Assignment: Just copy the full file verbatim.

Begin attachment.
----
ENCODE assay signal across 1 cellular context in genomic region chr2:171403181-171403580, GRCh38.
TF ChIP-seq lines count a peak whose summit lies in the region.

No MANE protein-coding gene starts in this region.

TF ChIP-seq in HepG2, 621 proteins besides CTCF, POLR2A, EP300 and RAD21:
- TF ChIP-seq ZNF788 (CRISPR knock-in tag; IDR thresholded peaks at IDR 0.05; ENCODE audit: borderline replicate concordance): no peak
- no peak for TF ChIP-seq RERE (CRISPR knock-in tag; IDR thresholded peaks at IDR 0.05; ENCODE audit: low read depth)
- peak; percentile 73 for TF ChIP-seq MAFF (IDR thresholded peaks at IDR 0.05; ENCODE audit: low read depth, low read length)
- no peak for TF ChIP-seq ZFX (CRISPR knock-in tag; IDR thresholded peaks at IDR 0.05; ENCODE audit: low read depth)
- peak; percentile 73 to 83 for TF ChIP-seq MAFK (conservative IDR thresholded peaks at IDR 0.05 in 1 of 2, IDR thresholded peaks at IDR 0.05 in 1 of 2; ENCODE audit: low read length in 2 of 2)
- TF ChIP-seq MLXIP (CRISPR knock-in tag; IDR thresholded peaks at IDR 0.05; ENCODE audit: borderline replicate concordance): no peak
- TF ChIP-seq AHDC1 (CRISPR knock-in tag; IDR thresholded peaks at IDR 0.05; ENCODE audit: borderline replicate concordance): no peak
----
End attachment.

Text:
ENCODE assay signal across 1 cellular context in genomic region chr2:171403181-171403580, GRCh38.
TF ChIP-seq lines count a peak whose summit lies in the region.

No MANE protein-coding gene starts in this region.

TF ChIP-seq in HepG2, 621 proteins besides CTCF, POLR2A, EP300 and RAD21:
- TF ChIP-seq ZNF788 (CRISPR knock-in tag; IDR thresholded peaks at IDR 0.05; ENCODE audit: borderline replicate concordance): no peak
- no peak for TF ChIP-seq RERE (CRISPR knock-in tag; IDR thresholded peaks at IDR 0.05; ENCODE audit: low read depth)
- peak; percentile 73 for TF ChIP-seq MAFF (IDR thresholded peaks at IDR 0.05; ENCODE audit: low read depth, low read length)
- no peak for TF ChIP-seq ZFX (CRISPR knock-in tag; IDR thresholded peaks at IDR 0.05; ENCODE audit: low read depth)
- peak; percentile 73 to 83 for TF ChIP-seq MAFK (conservative IDR thresholded peaks at IDR 0.05 in 1 of 2, IDR thresholded peaks at IDR 0.05 in 1 of 2; ENCODE audit: low read length in 2 of 2)
- TF ChIP-seq MLXIP (CRISPR knock-in tag; IDR thresholded peaks at IDR 0.05; ENCODE audit: borderline replicate concordance): no peak
- TF ChIP-seq AHDC1 (CRISPR knock-in tag; IDR thresholded peaks at IDR 0.05; ENCODE audit: borderline replicate concordance): no peak